Know When to Go!

The National Fire Protection Association (NFPA) estimates that approximately 80 percent of all fire deaths in the United States and Canada occur in the home. Roughly 11 people per day, die in home fires in the U.S. and Canada. Many lives can be saved if people react immediately when a fire alarm sounds. Once a fire starts, there’s no time to develop a plan. The NFPA urges everyone to “Know When to Go.”

In Single Family Homes: If a smoke detector sounds in your home, leave immediately—do not investigate.
When a Smoke Detector Sounds:

  • Alert others by shouting, “Fire! Everyone outside!” and leave immediately.
  • Test doors with the back of your hand before opening them; if the door is warm, use an alternative escape route.
  • Use windows as alternate exits.
  • If you must exit through smoke, crawl low, keeping your head 12 to 24 inches (30 to 60 centimeters) above the floor, where the air is cleaner.
  • When you are outside, go to your meeting place.
  • Call the fire department using a neighbor’s phone, portable phone, or fire alarm box.
  • Do not go back inside for any reason.

Know What to Do

  • Know at least two ways out of every room.
  • Practice your escape plan with an exit drill every six months.
  • Pick a meeting place outside your home where everyone can gather once they’ve left the building.
  • Keep exit paths clear of furniture and clutter.
  • Make sure the number of your home is clearly visible from the street.

Special Situations

  • If possible, older adults and people with mobility disabilities should sleep on the ground floor.
  • Make special plans for anyone who may need assistance escaping.
  • Let you fire department know whether your household includes someone who may have difficulty escaping a fire.

In High-Rise Buildings: Consult your building management or fire department and know what to do in advance. In some occupancies, such as high-rise apartment buildings, the safest action when a fire alarm sounds may be to stay inside the dwelling unit and protect yourself from smoke until the fire department arrives. Some building evacuation plans may require you to go to a “safe area” inside the building and wait for the fire department to supervise evacuation.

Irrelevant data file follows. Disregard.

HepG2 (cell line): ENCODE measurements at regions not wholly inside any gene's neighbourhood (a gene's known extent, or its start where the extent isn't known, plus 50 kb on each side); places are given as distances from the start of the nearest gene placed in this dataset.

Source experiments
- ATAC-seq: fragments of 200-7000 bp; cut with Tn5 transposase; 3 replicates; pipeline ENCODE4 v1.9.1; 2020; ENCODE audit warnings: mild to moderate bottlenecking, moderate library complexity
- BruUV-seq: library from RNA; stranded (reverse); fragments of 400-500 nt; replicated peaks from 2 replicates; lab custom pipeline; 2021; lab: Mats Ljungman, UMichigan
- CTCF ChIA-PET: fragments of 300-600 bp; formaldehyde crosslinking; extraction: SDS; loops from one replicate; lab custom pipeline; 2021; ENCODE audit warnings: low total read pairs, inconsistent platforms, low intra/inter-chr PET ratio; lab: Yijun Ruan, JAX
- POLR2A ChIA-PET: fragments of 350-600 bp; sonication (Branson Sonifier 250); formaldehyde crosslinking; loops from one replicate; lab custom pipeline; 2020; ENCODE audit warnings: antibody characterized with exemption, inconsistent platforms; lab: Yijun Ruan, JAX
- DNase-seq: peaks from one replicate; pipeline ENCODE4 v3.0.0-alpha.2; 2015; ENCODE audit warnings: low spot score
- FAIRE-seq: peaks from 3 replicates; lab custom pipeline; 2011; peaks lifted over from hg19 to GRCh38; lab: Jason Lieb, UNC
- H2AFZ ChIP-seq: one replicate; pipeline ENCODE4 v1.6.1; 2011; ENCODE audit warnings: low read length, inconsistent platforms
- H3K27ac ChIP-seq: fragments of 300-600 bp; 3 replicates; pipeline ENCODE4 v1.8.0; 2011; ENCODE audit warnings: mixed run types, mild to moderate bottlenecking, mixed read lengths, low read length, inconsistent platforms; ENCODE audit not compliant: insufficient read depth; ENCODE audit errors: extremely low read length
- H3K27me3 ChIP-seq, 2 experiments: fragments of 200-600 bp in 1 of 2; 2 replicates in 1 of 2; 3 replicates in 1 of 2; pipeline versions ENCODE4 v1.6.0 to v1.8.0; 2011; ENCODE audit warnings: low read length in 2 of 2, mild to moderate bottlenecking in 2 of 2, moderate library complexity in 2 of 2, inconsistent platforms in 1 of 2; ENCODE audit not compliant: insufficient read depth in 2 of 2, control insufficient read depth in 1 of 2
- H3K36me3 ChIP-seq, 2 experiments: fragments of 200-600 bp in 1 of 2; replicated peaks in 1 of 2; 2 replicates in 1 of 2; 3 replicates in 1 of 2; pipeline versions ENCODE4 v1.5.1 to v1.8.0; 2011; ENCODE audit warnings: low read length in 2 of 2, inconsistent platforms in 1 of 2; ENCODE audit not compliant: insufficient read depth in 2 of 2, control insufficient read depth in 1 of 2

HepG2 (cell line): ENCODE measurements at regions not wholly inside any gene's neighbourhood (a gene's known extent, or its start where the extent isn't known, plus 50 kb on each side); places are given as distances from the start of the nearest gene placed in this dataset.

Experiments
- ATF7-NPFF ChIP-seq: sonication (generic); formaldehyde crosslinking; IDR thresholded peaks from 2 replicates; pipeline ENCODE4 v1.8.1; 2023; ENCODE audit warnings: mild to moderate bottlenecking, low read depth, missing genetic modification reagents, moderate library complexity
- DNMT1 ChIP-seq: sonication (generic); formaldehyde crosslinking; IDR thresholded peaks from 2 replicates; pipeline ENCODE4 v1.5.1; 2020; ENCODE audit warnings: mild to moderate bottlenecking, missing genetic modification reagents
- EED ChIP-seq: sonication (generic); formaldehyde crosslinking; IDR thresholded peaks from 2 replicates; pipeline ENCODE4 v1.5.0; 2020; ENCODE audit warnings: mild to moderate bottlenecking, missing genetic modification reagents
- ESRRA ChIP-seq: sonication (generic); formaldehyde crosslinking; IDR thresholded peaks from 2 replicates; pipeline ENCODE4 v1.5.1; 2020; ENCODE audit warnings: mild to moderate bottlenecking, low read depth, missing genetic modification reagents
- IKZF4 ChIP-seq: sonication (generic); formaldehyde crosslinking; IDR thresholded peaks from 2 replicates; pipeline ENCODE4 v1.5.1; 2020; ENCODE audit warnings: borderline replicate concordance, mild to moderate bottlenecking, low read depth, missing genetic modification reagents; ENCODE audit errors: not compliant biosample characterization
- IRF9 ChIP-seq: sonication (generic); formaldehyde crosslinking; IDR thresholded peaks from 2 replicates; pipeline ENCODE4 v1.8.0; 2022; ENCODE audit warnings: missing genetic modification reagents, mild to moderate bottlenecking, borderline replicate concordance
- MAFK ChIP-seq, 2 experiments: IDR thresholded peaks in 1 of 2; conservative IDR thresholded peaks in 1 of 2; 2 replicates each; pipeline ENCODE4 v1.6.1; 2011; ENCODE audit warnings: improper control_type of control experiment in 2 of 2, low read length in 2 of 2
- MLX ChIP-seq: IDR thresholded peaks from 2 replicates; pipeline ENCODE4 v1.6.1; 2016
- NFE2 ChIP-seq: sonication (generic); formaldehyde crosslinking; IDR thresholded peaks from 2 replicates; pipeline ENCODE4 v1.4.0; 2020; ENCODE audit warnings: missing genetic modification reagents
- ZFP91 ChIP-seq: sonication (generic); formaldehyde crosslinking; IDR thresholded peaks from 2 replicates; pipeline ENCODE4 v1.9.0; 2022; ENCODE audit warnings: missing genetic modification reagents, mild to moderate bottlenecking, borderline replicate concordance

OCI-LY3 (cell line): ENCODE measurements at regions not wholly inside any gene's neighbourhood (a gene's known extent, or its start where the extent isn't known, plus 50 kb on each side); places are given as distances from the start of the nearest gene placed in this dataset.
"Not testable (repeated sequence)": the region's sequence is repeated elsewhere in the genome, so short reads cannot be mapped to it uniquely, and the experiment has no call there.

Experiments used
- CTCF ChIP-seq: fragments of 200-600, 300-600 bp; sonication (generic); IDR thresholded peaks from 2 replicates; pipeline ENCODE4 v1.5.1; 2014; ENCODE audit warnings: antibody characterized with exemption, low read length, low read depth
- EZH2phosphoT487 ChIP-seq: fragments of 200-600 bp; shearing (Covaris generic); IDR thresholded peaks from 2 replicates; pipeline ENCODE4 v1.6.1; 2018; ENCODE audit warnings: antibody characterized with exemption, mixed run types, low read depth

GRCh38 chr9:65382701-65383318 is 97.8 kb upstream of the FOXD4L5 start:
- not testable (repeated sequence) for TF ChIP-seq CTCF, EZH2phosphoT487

When a Fire Alarm Sounds: If you can hear instructions over your building’s public address system, do as you are told; you might be told to stay where you are.

If You Stay

  • Stay calm and take steps to protect yourself.
  • If possible, go to a room with an outside window or balcony and a telephone.
  • Close all doors between you and the fire. Stuff the cracks around your door with towels, rags, or duct tape and cover vents to keep smoke out of the room.
  • If there is a phone in the room, call the fire department even if you see fire trucks, and report your exact location.
  • Wait at a window and signal for help using a flash light or by waving a sheet or light-colored cloth.
  • If possible, open the window at the top and bottom, but do not break the window.
  • Be ready to close the window quickly if smoke rushes in.
  • Be patient. Rescuing all the occupants of a high-rise building can take several hours.

If You Go
Follow your building’s evacuation plans exactly unless there is immediate danger. Proceed cautiously, checking each door you encounter for heat and each corridor of stairwell for smoke. If you encounter smoke or flames at any point, seek an alternative exit route. If none is available, return to your room, protect yourself from smoke, and wait to be rescued.

  • Elevators should not be used during a fire.
  • If you must exit through smoke, crawl low, under it where the air is cleaner.
  • As you exit, close all doors behind you to prevent the spread of smoke or flames.
  • Once you are out, do not go back inside; tell the fire department if anyone is trapped inside.

Plan Ahead

  • Learn your building’s evacuation plans.
  • Be familiar with the sound of the fire alarm.
  • Learn the location of pull stations that activate your building’s fire alarm, and how to use them.
  • Post emergency numbers near all phones.
  • Know at least two escape routes from your apartment or condo, and pick a meeting place outside.
  • Learn the fastest route to your building’s fire exits so that you can find them, even in the dark


For Home fire escape planning outreach materials, visit Or the NFPA’s Fire Escape Planning Page:

From the NFPA pamphlet “Know When To Go! React Fast To Fire”